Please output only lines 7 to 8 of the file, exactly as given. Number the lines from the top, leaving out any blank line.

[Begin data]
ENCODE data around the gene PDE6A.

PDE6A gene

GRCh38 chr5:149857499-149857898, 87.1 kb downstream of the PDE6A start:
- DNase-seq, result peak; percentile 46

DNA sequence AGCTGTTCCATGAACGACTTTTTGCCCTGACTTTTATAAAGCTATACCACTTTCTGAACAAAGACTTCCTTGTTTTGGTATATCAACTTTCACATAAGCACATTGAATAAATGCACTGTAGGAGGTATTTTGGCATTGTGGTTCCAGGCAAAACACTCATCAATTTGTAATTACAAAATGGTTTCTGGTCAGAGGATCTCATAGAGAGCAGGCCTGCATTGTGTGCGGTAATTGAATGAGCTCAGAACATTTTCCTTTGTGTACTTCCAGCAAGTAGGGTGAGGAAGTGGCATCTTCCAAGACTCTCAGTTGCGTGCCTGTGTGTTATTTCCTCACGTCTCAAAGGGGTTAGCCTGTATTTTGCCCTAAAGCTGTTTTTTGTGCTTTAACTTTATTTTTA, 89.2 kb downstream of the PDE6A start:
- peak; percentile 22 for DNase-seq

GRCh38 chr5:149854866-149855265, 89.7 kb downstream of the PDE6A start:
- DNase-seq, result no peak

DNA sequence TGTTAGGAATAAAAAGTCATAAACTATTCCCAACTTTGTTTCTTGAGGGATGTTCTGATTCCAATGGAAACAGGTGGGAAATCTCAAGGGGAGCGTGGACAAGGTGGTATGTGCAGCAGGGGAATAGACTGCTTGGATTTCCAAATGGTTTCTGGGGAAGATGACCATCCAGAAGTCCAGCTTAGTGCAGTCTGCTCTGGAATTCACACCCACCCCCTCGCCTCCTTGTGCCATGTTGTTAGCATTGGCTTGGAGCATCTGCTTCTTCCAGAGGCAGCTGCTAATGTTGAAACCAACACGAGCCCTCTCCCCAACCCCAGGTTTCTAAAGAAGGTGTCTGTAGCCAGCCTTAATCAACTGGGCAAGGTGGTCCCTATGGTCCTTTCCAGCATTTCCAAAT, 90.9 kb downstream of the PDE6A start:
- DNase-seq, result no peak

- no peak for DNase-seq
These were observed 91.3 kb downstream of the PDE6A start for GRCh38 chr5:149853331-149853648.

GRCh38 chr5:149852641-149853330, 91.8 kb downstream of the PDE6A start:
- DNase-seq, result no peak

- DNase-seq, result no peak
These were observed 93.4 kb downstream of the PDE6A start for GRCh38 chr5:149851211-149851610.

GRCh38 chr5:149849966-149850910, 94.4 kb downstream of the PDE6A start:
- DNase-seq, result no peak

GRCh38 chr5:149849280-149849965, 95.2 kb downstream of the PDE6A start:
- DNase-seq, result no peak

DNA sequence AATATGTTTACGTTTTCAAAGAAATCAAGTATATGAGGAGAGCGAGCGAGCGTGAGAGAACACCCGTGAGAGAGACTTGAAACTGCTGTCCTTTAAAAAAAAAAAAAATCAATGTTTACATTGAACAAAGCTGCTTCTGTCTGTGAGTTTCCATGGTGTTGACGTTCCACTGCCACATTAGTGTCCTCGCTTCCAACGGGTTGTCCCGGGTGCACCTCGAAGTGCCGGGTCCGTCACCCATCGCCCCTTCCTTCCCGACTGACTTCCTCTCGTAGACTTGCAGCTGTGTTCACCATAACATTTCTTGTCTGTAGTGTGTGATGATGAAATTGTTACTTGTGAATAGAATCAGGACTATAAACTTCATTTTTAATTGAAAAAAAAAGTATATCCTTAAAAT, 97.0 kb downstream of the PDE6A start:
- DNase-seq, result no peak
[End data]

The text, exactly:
GRCh38 chr5:149854866-149855265, 89.7 kb downstream of the PDE6A start:
- DNase-seq, result no peak